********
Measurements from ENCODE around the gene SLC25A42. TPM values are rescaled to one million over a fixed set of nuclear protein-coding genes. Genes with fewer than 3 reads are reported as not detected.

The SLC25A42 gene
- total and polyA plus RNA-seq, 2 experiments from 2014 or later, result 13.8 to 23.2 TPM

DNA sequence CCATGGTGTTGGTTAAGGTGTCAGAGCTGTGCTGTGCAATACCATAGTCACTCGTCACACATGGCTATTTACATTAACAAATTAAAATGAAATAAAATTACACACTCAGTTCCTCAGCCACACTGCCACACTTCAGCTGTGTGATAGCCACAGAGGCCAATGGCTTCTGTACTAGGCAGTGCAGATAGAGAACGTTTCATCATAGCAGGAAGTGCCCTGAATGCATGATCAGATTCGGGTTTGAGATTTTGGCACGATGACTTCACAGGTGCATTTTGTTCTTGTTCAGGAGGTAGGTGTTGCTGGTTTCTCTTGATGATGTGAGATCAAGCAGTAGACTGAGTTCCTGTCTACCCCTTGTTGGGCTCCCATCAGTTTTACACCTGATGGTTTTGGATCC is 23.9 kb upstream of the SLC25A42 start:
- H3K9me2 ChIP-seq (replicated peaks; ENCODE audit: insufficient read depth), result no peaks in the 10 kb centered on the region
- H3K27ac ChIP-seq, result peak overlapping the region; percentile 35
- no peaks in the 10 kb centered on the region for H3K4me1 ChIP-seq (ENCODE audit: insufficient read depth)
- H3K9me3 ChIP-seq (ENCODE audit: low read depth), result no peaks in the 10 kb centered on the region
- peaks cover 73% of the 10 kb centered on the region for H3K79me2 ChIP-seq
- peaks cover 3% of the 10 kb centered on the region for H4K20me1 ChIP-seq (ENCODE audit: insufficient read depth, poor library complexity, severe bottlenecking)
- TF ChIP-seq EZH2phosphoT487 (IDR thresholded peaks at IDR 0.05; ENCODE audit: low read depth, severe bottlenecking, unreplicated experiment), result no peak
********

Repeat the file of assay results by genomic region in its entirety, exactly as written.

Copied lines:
Measurements from ENCODE around the gene SLC25A42. TPM values are rescaled to one million over a fixed set of nuclear protein-coding genes. Genes with fewer than 3 reads are reported as not detected.

The SLC25A42 gene
- total and polyA plus RNA-seq, 2 experiments from 2014 or later, result 13.8 to 23.2 TPM

DNA sequence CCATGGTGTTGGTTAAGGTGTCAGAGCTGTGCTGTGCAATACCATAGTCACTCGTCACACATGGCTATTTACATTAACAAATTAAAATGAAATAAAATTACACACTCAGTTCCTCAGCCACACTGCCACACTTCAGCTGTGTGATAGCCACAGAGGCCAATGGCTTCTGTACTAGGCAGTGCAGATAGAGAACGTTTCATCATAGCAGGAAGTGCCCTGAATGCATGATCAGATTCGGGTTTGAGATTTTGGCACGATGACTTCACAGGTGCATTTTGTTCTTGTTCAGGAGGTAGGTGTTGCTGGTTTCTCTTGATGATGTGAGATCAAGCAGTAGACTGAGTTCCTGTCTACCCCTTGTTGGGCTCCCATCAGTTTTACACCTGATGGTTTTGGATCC is 23.9 kb upstream of the SLC25A42 start:
- H3K9me2 ChIP-seq (replicated peaks; ENCODE audit: insufficient read depth), result no peaks in the 10 kb centered on the region
- H3K27ac ChIP-seq, result peak overlapping the region; percentile 35
- no peaks in the 10 kb centered on the region for H3K4me1 ChIP-seq (ENCODE audit: insufficient read depth)
- H3K9me3 ChIP-seq (ENCODE audit: low read depth), result no peaks in the 10 kb centered on the region
- peaks cover 73% of the 10 kb centered on the region for H3K79me2 ChIP-seq
- peaks cover 3% of the 10 kb centered on the region for H4K20me1 ChIP-seq (ENCODE audit: insufficient read depth, poor library complexity, severe bottlenecking)
- TF ChIP-seq EZH2phosphoT487 (IDR thresholded peaks at IDR 0.05; ENCODE audit: low read depth, severe bottlenecking, unreplicated experiment), result no peak